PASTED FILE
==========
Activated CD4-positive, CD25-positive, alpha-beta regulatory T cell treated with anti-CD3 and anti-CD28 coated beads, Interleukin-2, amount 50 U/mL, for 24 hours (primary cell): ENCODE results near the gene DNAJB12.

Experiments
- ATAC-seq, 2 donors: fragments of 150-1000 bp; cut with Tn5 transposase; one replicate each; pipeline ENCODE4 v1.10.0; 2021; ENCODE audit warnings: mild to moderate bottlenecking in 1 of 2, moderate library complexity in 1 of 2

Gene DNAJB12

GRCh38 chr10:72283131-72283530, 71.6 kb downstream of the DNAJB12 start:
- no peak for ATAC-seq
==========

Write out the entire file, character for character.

Activated CD4-positive, CD25-positive, alpha-beta regulatory T cell treated with anti-CD3 and anti-CD28 coated beads, Interleukin-2, amount 50 U/mL, for 24 hours (primary cell): ENCODE results near the gene DNAJB12.

Experiments
- ATAC-seq, 2 donors: fragments of 150-1000 bp; cut with Tn5 transposase; one replicate each; pipeline ENCODE4 v1.10.0; 2021; ENCODE audit warnings: mild to moderate bottlenecking in 1 of 2, moderate library complexity in 1 of 2

Gene DNAJB12

GRCh38 chr10:72283131-72283530, 71.6 kb downstream of the DNAJB12 start:
- no peak for ATAC-seq